Sales forecasting is critical because an organization must make decisions using data-driven numbers to help grow the business. It is critical to identify mistakes early on, but difficult when only the sales team is responsible for delivering an efficient forecast.

There are common sales forecasting problems that arise when organizations don’t have a framework in place (like Revenue Operations) to account for the important metric. This may include no training, time-consuming processes, accidental inaccuracies, or not having a clear sales process.

"The forecasting process is so much more than just calling a number. It represents the entire operating rhythm of the whole company."

Kevin Knieriem, CRO at Clari

Not looking at historical data is another problem that affects the top-line departments. The RevOps framework works to connect business and activity data across marketing, sales, and customer success teams to avoid dropping the sales forecasting task into the lap of the sales department.

As Clari puts it, “the sales forecast isn’t just the responsibility of sales anymore.” With RevOps acting as the glue between the top line, organizations can enjoy sales forecasting that is no longer inaccurate and avoid revenue mistakes with strategic confidence.

4. Cost of Customer Acquisition

In the last few years, customer acquisition costs have been steadily increasing for B2B companies by nearly 50%.

B2B organizations find it challenging to acquire new customers because they don’t know how much to invest in their marketing efforts to attract the right audience.

Remember when we mentioned that RevOps enabled data-sharing along all the top lines? This includes marketing.

Companies fail to acquire new customers because they’re unable to understand who their customers are. Revenue Operations accounts for this by pinpointing the customer acquisition cost (CAC), which is the dollar amount spent on marketing tactics to acquire new customers.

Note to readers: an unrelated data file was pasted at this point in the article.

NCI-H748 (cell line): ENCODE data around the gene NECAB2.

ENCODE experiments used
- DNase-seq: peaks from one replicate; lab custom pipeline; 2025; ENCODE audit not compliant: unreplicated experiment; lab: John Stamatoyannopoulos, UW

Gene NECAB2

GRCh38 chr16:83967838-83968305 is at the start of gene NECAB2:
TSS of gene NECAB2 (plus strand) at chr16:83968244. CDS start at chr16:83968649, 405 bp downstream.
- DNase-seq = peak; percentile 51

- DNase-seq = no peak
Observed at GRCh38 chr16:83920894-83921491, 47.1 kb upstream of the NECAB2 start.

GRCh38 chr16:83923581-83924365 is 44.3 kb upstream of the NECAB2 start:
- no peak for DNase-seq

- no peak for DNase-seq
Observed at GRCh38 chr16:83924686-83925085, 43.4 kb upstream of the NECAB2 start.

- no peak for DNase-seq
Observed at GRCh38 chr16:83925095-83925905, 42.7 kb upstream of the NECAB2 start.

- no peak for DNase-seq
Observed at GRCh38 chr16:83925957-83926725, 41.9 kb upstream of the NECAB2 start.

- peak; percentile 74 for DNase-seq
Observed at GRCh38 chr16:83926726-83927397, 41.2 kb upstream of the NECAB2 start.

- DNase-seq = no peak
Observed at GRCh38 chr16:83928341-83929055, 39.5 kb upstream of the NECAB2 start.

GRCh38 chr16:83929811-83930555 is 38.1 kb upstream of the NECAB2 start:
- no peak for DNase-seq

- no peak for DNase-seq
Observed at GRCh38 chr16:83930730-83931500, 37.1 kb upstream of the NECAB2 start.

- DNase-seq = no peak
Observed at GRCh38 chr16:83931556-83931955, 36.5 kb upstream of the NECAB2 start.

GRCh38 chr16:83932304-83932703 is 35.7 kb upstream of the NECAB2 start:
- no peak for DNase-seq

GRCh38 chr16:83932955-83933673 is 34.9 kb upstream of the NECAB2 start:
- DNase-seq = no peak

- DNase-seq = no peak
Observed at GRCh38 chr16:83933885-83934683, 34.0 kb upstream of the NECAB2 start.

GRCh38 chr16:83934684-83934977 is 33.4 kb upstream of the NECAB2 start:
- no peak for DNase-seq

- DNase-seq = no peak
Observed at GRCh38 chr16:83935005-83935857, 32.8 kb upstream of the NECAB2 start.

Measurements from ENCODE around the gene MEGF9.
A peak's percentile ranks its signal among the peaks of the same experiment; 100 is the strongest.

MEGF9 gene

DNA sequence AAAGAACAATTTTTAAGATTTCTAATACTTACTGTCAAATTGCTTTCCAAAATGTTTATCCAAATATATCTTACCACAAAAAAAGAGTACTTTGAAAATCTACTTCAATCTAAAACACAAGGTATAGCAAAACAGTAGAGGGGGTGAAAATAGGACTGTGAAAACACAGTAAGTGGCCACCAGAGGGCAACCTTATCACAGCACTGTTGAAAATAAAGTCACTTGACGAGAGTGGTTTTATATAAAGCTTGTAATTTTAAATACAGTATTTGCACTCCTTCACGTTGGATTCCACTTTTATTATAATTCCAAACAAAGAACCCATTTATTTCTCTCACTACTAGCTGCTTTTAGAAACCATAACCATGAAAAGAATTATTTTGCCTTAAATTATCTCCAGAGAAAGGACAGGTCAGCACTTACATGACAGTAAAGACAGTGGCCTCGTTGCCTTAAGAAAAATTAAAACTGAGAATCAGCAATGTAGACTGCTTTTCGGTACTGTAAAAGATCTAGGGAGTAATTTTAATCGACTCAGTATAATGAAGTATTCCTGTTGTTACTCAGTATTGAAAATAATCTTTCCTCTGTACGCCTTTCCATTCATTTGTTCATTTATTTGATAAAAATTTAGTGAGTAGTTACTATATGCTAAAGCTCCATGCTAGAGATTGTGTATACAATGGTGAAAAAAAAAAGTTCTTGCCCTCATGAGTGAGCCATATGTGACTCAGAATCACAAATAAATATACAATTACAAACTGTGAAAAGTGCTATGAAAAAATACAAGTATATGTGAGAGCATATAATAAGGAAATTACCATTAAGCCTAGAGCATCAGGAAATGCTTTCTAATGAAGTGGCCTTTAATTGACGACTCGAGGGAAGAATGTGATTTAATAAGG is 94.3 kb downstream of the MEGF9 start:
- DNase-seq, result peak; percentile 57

Once this number is obtained, the RevOps strategy works to build a good customer acquisition strategy with the help of the rest of the top line.

This strategy aligns a company’s acquisition channel, model, product, and market to increase bottom-line revenue and instill value along the customer journey.

Improving customer acquisition by 1% will result in a 3.32% increase in bottom-line revenue, while simultaneously keeping the customer churn rate low.

5. Renewals, Upgrades, and Cross-Sells

The majority of Apple users have renewed their Apple Music subscription, upgraded their iPhone to the latest model, and purchased a pair of Apple headphones with their upgrade.

These are examples of renewals, upgrades, and cross-sells.

Did you know that a 5% increase in customer retention can increase profits by up to 90%? This is possible when customer satisfaction is guaranteed.

Luckily, because alignment between sales, marketing, and customer success is achieved, data-sharing across channels ensures accurate reporting on customer activity, honest sales predictions, and a better understanding of customer acquisition.

With this in mind, teams operating a RevOps strategy can create lifetime value (LTV) because they understand their customers at every stage of the journey.

The RevOps framework is built to find honest, functional ways to maintain customer satisfaction by using data that is shared across the top line.

Like in the Apple example from earlier, when customers are satisfied, they are more likely to renew, upgrade, or buy more depending on the company’s product or service.

Anyone can throw bait at their customers and prospects, but it takes a real, efficient strategy to turn prospect and client relationships into lifetime fans.

Read More on Revenue Operations

These 5 metrics aren't the only thing spinning the RevOps flywheel. other factors such as technology stacks also play a huge role.

Read our blog post on how to determine if your team’s technology stack is suited for Revenue Operations.